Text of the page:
PEABODY — When a North Shore man goes on trial next month accused of killing his girlfriend’s dog, lots of animal lovers will be watching.
Everett police say Steven M. Severino, a 31-year-old Peabody native, broke the dog Coco’s jaw and there was evidence of other kinds of abuse. Following the 3-year-old Pomeranian-Yorkie-Poodle’s death last year, a Justice For Coco Facebook page was created. So far, more than 1,000 viewers have joined the cause.
Many of them plan to be at Malden District Court on Monday, Sept 9, as the Severino trial gets underway, according to Deanna Terminiello, an animal advocate.
“We are hoping dozens of people will join us to protest animal cruelty,” she said. “We are spreading the word that these animals are innocent and need a voice. It’s well known serial killers start by killing pets.”
Terminiello, who serves as director of Pawsitively Puppy Doe, said the advocacy group was founded five years ago following media reports of Radoslaw Czerkawski who was later sentenced to 10 years for torturing his 1-year-old female pit bull mix that had to be euthanized because her injuries were so severe. The dog came to be known as Puppy Doe and gained national attention from animal activists.
Barbara Aceto launched the Coco Facebook page after Severino was arraigned last fall on a charge of animal cruelty. If convicted, he faces up to seven years in state prison and up to a $5,000 fine. He has pleaded not guilty.
“Animal abusers need to be held accountable for what they’ve done,” she said. “They need more than a slap on the wrist.”
Everett police were called to 13 Hoyt St. following multiple calls from neighbors who said they heard a dog yelping and what sounded like an animal being beaten.
When police arrived, they found Danielle Cohen, the dog’s co-owner, in the backyard hysterical and in tears. Severino exited the home carrying a small black dog and placed it on the ground. Police said the animal was not moving, its tongue was covered in blood and drooped out the side of its mouth.
When police asked what happened, Cohen said she was taking a shower and Severino, her boyfriend, had just returned from a walk with Coco. The pet was unresponsive.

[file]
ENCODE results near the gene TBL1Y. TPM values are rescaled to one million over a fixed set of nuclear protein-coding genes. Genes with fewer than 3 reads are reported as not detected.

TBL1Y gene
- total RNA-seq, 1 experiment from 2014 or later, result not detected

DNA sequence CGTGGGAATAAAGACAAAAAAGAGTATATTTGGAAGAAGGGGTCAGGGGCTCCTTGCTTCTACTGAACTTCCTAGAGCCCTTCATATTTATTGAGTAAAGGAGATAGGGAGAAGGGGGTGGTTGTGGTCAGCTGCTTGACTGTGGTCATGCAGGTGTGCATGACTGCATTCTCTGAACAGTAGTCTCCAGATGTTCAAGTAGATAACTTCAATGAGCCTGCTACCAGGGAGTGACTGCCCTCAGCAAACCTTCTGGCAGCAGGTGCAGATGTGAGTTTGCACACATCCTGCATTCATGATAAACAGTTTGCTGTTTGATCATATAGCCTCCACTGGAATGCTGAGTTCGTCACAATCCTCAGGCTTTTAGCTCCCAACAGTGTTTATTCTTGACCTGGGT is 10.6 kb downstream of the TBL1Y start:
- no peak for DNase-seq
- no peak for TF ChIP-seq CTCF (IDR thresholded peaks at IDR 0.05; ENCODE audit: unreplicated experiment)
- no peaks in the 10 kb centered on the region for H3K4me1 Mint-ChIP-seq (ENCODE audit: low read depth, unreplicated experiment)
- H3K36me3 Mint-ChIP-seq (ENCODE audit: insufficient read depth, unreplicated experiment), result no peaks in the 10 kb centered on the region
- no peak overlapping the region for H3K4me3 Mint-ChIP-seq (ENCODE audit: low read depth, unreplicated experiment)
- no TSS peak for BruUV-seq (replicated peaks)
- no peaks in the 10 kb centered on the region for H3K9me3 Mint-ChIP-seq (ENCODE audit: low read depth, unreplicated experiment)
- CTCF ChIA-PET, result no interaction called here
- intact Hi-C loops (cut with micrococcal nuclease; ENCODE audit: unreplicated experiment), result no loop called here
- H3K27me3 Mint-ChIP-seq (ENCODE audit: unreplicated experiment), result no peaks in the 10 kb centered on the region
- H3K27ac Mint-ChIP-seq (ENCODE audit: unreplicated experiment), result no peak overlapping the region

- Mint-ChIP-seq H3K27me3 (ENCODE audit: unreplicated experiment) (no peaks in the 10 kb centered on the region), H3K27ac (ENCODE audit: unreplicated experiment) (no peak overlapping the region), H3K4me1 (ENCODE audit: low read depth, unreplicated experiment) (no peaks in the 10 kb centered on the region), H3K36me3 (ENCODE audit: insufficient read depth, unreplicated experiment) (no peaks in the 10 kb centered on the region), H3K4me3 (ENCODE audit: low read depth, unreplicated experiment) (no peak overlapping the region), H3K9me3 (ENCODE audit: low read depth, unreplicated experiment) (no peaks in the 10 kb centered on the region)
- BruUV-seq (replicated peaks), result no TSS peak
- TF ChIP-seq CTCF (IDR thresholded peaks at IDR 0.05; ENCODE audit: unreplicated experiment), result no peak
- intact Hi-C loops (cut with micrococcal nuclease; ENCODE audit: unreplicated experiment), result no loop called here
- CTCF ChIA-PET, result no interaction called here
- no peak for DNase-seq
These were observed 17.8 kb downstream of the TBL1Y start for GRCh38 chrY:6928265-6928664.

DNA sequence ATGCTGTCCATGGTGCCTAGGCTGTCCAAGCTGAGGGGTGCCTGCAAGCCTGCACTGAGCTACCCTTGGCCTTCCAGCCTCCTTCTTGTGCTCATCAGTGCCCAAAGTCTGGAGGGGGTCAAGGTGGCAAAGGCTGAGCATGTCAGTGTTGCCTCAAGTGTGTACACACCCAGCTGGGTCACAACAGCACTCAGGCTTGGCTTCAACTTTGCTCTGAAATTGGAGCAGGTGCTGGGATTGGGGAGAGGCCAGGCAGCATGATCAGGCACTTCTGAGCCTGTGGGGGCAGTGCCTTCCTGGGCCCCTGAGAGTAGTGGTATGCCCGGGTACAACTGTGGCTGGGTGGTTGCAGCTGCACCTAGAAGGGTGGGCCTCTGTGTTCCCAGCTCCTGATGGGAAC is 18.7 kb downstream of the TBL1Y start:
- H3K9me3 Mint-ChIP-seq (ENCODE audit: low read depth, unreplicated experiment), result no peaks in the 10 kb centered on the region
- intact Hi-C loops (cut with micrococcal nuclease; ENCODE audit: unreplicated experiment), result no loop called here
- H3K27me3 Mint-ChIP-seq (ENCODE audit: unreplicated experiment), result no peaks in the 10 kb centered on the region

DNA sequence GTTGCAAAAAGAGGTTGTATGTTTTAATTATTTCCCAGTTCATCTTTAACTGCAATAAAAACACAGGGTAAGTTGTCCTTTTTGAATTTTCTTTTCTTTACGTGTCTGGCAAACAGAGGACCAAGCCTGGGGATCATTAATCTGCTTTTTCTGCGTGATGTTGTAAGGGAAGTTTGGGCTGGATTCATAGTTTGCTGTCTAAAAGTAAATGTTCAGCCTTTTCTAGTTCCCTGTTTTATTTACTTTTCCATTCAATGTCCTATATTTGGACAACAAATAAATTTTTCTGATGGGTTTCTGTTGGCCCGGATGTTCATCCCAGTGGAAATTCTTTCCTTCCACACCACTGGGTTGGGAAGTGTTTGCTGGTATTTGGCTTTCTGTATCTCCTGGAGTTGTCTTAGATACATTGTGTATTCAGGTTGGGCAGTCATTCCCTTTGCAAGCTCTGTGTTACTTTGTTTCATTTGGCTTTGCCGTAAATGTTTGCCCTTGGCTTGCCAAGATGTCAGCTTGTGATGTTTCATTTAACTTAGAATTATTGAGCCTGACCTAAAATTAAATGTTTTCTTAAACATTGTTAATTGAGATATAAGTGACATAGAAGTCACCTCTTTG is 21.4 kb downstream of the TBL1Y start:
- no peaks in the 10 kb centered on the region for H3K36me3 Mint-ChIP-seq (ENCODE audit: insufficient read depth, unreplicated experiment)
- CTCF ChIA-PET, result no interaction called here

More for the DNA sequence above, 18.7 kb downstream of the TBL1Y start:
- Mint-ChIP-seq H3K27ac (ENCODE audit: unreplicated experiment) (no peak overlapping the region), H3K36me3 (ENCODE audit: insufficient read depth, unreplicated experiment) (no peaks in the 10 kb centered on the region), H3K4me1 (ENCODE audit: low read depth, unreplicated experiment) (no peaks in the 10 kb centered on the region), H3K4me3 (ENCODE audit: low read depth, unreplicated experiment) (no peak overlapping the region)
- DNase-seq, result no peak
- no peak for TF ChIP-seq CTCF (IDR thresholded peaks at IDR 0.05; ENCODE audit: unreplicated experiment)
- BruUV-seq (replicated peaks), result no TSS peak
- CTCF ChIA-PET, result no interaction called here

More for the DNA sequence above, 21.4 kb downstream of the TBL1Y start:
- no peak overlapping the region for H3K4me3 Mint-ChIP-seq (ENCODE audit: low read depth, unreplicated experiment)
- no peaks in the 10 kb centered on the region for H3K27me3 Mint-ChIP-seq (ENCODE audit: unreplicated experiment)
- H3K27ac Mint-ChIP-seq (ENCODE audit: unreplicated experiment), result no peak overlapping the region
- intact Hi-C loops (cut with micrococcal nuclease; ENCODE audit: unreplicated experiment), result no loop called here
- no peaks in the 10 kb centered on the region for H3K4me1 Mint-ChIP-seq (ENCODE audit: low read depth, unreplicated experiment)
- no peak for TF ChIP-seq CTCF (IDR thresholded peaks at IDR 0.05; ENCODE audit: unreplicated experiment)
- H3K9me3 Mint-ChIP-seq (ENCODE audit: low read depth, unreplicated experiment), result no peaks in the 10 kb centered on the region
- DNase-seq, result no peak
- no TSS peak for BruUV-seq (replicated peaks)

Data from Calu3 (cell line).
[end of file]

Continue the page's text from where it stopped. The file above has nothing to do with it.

Severino told police he was trying to get the dog to like him, that the pooch constantly tried to bite him. They went for a walk to Sidney Shapiro Park to establish a better rapport with the animal, according to the police report.
He said while they were on the walk, the dog got loose from its harness and took off. Coco was later found at the bottom of stairs on nearby Tyler Street and Severino brought the dog back to Hoyt Street.
But neighbors told investigators they heard the dog crying in the Hoyt Street home’s yard, contradicting Severino’s account, police said.
When Cohen was told the dog was dead, she collapsed on the floor, the report said.
Severino denied harming the dog.
Michael Ciaburri, Coco’s co-owner, has been separated from Cohen since last year. The couple were married in 2011. They shared custody of the dog with each taking their pet on alternative weekends.
Ciaburri still has trouble talking about Coco without tears.
“The day it happened, Danielle called me twice,” he said. “Once to say the dog fell down the stairs, and she called back to say the dog expired.”
He still has wonderful memories of Coco, whom the couple got in 2015 when the puppy was just six weeks old.
“That first night, she slept on my chest,” he said. “She was the most harmless dog ever. If we went for a walk, she decided where we would go. If there was a breeze, she would just sit and enjoy it. I really miss her.”
Severino and Cohen could not be reached for comment.